European companies prioritise liquidity over income as cash returns fall
Volkswagen and BMW are earning less on cash and securities portfolios while Siemens, Daimler and Total have held their ground.
For the past few years Europe’s benchmark Euribor rate has been in negative territory, hampering the ability of treasurers in the region to earn an income on cash balances. This year, the top five European companies – VW Group, Daimer, Siemens, Total & BMW- as measured by their cash and securities holdings managed to earn an effective interest rate well above Euribor rates.
In 2019, EuroFinance reported that treasurers at VW group, BMW & Siemens had found innovative ways to beat Europe’s negative interest rates using opaque fund strategies and derivatives. As the Covid-19 pandemic spread in early 2020, they still managed to do so but with lesser margins, and with differing approaches to risk.
Industrial giant Siemens took the boldest approach to risk, achieving an effective interest rate of 1.94% in 2020 according to EuroFinance analysis, beating all its counterparts such as Daimler, BMW, Total and Volkswagen Group. The company achieved this while reducing cash and cash equivalent holdings from €12.3 billion in 2019 to €9.05 billion at the end of March 2020.
However, Siemens warned that losses on financial assets – which include loans made by its financial services business – could increase if the economic impact of the pandemic worsened. “Should the current Covid-19 situation result in a longer-term deep recession, valuation allowances for expected credit losses on financial assets at amortised cost could increase by a lower to middle three-digit million €-amount,” the company said in a filing.
European carmakers VW and BMW took a more risk-averse approach, steadily increasing their liquidity from 2018 up to the end of March 2020. VW saw its effective interest rate decline from 2.18% in 2018 to 1.72% in 2019. The company’s 2020 figures can’t be calculated because it doesn’t disclose quarterly interest income data. But the company’s gross liquidity went up from €53.4 billion in 2019 to €57.2 billion in Q1 2020 while cash holdings grew from €13.5 billion in 2017 to €26.8 billion at the end of Q1 2020.
The biggest reversal was seen at BMW, whose effective interest rate slipped from 2.74% in 2018 to the sub-one per cent category at 0.62% in 2020. This has come at a time when the company’s cash and securities holdings have gone up from €14.4 billion in 2017 to €19.3 billion at the end of 2020.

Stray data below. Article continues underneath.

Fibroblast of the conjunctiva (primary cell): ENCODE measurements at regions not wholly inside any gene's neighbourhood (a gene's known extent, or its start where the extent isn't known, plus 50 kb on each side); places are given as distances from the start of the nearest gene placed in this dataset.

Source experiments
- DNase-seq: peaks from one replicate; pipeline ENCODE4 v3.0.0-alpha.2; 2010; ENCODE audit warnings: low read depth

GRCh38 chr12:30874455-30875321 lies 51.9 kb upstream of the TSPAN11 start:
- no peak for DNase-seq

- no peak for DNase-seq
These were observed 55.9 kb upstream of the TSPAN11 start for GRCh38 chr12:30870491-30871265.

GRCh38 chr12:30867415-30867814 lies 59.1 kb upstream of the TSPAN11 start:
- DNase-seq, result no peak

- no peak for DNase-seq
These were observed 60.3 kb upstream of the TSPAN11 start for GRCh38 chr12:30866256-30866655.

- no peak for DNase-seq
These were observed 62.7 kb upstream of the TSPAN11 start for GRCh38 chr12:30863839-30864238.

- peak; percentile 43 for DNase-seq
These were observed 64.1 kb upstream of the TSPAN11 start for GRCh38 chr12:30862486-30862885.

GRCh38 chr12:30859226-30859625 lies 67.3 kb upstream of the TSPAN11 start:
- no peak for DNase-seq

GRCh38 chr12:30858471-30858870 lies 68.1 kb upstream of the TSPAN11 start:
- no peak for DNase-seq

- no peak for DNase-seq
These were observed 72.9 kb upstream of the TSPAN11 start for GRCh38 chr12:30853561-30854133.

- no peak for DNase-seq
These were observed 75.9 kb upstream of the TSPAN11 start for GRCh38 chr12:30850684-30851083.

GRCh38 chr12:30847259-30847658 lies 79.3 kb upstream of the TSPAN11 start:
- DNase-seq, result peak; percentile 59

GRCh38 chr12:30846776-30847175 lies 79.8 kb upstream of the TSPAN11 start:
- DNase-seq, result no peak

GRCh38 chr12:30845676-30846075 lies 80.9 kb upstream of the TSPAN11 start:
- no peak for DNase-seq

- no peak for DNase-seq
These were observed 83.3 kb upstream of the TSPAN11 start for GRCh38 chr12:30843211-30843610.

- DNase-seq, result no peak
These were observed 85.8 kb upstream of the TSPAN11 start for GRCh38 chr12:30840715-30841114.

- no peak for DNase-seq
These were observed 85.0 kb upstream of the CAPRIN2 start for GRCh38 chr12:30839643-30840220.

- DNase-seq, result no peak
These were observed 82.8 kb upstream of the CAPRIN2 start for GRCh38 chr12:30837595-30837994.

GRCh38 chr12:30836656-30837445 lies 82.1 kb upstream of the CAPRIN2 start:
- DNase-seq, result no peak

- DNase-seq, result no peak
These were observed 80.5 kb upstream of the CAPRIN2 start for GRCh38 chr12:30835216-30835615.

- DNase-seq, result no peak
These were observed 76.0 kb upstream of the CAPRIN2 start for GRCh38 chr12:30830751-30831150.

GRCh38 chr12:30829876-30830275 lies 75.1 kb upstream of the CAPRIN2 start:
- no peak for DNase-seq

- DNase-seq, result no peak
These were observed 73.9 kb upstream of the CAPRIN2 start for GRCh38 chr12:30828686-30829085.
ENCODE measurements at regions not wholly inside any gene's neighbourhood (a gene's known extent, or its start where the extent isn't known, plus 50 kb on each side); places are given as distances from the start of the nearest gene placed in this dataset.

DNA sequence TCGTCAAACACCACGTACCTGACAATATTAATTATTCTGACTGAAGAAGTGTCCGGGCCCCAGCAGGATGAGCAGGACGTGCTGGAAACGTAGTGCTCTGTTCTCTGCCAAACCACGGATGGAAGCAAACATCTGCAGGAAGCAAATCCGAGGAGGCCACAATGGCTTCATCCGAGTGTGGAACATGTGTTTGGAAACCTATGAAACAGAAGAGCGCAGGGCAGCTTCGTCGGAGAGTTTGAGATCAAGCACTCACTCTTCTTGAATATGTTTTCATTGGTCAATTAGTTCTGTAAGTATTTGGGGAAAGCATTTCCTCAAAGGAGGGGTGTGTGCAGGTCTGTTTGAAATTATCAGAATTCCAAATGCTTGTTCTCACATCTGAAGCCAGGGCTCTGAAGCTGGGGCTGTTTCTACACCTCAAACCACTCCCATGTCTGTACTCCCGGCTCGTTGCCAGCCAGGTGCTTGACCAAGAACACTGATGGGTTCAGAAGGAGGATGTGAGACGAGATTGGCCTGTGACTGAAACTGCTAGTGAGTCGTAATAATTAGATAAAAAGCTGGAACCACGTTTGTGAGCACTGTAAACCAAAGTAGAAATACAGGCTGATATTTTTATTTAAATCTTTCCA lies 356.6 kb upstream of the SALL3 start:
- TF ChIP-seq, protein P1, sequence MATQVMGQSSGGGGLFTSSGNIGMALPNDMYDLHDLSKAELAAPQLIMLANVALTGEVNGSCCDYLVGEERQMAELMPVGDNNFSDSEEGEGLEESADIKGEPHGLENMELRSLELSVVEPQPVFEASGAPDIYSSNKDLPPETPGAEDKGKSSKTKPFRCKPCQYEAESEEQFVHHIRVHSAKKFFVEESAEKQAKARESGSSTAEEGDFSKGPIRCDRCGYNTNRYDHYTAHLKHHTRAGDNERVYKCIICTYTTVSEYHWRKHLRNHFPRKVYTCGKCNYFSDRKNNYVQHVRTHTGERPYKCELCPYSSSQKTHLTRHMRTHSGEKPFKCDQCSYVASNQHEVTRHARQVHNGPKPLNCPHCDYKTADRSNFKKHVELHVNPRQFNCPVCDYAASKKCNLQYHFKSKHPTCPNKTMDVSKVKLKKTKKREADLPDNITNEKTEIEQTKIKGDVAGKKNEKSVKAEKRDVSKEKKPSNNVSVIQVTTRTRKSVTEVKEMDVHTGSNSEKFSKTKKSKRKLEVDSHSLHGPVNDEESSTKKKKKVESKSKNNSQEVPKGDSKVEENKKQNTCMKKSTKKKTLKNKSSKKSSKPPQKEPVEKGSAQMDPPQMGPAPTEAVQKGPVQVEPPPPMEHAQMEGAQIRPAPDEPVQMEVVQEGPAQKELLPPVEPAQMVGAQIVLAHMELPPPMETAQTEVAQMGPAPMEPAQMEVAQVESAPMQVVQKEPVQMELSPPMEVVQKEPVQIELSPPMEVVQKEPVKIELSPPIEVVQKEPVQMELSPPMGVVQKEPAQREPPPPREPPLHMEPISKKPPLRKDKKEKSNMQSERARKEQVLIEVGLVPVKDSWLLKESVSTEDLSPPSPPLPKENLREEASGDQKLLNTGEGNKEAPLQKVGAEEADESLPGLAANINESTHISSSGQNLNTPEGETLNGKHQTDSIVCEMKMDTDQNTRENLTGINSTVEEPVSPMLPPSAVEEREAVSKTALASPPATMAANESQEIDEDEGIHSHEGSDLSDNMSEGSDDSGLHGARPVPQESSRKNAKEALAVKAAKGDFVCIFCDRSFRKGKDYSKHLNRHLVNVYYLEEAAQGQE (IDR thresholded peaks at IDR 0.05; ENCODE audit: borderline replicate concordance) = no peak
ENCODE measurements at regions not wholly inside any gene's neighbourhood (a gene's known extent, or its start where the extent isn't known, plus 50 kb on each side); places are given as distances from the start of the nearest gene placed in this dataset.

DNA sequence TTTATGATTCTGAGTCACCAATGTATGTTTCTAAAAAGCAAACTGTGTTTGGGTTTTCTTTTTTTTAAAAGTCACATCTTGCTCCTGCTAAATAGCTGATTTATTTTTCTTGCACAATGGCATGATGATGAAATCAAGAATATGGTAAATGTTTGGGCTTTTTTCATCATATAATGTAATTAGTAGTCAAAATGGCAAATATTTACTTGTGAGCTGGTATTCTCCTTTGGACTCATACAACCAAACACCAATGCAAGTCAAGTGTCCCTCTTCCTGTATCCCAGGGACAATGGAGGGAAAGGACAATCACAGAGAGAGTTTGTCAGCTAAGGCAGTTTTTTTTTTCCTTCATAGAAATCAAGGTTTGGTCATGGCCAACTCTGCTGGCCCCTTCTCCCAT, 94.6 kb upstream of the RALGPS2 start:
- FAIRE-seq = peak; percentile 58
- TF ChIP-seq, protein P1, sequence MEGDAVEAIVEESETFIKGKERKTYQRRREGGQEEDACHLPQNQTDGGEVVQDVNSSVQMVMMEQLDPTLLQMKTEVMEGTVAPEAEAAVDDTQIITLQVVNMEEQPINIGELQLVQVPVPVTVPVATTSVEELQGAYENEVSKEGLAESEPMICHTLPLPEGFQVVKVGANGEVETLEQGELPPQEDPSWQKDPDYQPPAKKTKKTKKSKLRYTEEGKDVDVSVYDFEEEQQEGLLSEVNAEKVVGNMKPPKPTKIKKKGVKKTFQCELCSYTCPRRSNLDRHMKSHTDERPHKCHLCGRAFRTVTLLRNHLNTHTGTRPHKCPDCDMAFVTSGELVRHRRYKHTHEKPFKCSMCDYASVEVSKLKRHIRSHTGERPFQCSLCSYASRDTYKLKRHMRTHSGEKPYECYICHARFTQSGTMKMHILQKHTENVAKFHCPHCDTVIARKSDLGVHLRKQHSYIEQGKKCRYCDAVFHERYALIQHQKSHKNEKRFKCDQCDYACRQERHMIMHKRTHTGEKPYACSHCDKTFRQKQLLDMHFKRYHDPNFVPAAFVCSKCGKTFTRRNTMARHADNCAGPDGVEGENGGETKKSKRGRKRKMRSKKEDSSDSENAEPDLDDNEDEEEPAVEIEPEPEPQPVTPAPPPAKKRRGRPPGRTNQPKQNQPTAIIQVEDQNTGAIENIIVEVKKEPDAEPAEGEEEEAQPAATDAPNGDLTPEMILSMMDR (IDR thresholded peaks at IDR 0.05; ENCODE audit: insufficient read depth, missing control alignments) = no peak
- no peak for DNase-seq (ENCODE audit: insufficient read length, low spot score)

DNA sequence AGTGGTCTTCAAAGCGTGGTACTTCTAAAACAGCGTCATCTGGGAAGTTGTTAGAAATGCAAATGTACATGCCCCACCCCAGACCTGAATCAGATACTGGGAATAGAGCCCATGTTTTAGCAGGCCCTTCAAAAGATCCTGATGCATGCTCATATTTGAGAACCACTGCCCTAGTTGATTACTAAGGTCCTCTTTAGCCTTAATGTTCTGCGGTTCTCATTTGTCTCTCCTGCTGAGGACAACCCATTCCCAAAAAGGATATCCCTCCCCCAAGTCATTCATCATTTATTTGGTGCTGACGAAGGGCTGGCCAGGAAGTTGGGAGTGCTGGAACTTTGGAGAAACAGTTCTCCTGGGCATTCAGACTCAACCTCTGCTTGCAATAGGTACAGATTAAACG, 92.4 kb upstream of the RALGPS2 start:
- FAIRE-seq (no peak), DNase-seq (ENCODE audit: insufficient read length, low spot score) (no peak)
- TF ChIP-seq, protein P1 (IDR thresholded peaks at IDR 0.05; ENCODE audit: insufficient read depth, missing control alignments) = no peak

“Particularly in a crisis situation, liquidity is essential. The BMW Group further increased its already strong liquidity position to almost €19 billion at the end of the quarter,” said Nicolas Peter, Chief Financial Officer at BMW. “We still have the best rating of any European car manufacturer and the second best worldwide. Because of our solid credit rating, we continue to enjoy good access to international capital markets.”
The company’s cash holdings have gone up from €9 billion in 2017 to €13.9 billion at the end of Q1 2020 while its marketable securities have risen slightly from €5.4 billion in 2017 to €5.8 billion at the end of Q1 2020. This suggests that the company’s decision to invest more in cash holdings has attracted less interest income and thus caused the decline in effective interest rates.
Positive US rates boost cash returns
Meanwhile, US companies have achieved a higher better effective interest rate than top European companies, helped by the positive US interest rate environment. Particularly, US tech companies achieved an EIR more than 2% in Q1 2020 while US automakers such as Ford and General Motor earned an EIR of 1.7% and 1.0% respectively in Q1 2020.
Even if the Covid-19 situation is taken out of the picture, the effective interest rate at the European companies taken in the account had fallen in 2019 as compared to 2018. Leaving Total S.A. aside, all other companies – VW, Siemens, BMW and Daimler – saw a drop of EIR between 10bps to 164 bps in 2019.
Effective interest rate is calculated by taking the cash and securities at the start of the period and dividing it by the interest income earned by the company until the end of the period. For the companies analysed by EuroFinance, financial services income is excluded from the EIR calculation.
Siemens doesn’t break out the non-financial services proportion of interest income earned in quarterly reports so for the calculation of effective interest rate, EuroFinance took the equivalent ratio obtained from the 2019 annual report and calculated it for Q1 2020, deducting the Siemens Financial Services interest income earned in Q1 2020.